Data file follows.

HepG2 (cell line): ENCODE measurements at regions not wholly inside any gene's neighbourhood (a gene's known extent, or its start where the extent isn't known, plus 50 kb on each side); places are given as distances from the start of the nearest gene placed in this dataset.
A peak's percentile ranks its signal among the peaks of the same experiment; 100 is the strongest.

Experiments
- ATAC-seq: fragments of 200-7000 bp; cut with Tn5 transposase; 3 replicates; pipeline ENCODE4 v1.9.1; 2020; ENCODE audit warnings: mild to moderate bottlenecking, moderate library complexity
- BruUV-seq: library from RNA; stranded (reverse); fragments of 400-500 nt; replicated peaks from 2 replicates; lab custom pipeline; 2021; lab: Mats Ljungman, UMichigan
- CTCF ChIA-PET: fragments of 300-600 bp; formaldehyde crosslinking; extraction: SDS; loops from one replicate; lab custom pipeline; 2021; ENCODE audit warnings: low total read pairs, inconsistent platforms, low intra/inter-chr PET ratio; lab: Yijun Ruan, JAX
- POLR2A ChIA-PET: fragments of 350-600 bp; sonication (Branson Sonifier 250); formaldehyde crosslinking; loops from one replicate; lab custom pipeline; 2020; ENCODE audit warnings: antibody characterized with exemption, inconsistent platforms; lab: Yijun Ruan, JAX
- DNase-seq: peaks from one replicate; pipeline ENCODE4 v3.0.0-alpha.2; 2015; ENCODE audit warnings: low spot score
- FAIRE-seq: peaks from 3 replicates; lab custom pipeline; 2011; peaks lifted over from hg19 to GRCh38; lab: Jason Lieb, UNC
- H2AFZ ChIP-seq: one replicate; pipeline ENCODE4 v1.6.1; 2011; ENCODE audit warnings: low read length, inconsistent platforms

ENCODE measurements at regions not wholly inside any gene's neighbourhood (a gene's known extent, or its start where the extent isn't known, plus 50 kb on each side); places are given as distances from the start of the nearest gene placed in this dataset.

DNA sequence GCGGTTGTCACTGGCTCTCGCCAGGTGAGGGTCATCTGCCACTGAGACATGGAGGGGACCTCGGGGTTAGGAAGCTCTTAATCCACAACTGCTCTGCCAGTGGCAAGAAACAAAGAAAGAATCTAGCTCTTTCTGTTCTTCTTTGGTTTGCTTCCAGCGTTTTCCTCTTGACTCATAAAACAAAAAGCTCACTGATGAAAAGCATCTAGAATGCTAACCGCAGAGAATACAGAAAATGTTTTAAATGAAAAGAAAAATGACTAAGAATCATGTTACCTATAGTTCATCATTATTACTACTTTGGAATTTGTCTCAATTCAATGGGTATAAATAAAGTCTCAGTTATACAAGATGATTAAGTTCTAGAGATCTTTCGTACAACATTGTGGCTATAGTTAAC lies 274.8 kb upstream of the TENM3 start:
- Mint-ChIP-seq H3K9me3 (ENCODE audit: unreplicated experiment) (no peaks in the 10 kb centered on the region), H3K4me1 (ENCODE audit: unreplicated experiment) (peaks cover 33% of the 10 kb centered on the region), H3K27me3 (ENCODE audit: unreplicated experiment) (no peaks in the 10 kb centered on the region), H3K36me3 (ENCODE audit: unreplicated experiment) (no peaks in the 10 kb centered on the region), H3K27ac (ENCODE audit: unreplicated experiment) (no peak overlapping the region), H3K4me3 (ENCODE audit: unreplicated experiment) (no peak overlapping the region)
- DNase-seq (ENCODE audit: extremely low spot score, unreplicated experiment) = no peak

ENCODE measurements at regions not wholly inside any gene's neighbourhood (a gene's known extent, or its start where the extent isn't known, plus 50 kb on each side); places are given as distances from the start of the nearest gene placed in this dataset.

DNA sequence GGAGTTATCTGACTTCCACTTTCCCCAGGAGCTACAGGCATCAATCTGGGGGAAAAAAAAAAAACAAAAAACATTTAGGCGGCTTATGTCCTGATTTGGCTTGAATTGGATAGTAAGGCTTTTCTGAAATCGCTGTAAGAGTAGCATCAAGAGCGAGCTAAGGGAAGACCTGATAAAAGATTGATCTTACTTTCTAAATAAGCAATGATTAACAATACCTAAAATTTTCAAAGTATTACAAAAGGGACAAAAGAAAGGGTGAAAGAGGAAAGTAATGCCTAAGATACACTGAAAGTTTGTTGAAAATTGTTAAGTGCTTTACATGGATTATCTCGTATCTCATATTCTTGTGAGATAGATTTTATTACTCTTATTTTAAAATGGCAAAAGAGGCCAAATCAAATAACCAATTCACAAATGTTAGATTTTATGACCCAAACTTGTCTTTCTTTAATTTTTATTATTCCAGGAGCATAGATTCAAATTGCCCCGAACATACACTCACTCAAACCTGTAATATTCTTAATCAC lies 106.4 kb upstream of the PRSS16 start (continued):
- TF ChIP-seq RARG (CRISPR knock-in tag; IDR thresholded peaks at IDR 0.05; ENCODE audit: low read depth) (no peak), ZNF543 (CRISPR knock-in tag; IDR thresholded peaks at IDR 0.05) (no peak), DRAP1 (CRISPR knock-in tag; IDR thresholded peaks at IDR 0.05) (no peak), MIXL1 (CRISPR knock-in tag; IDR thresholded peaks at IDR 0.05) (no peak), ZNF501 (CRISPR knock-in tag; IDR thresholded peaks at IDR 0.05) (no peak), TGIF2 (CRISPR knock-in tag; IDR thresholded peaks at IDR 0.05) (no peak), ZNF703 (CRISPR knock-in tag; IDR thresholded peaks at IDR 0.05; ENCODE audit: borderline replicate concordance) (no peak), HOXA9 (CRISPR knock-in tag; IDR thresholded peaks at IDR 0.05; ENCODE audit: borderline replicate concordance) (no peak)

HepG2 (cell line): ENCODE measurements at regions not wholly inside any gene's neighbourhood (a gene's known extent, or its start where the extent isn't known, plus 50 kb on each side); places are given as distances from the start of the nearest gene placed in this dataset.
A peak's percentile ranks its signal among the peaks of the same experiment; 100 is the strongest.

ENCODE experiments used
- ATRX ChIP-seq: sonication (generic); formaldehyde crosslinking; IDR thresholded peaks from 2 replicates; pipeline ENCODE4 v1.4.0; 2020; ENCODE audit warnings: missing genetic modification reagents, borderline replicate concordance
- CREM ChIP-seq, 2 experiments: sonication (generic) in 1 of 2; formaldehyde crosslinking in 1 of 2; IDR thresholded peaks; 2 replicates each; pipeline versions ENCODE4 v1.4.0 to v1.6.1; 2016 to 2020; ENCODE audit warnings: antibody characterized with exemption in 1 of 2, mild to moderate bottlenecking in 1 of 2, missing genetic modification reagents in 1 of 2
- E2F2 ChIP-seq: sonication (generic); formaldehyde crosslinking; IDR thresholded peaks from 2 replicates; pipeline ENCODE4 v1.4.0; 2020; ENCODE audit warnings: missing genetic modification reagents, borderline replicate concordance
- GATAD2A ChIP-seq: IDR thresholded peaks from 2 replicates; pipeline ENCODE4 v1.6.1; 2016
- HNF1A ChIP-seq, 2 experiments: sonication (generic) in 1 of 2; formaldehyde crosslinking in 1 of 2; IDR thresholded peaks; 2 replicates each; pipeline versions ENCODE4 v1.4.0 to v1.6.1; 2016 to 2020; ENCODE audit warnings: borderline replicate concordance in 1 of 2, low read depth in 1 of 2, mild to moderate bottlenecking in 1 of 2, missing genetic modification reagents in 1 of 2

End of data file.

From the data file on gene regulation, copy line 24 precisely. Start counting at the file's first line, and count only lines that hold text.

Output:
- GATAD2A ChIP-seq: IDR thresholded peaks from 2 replicates; pipeline ENCODE4 v1.6.1; 2016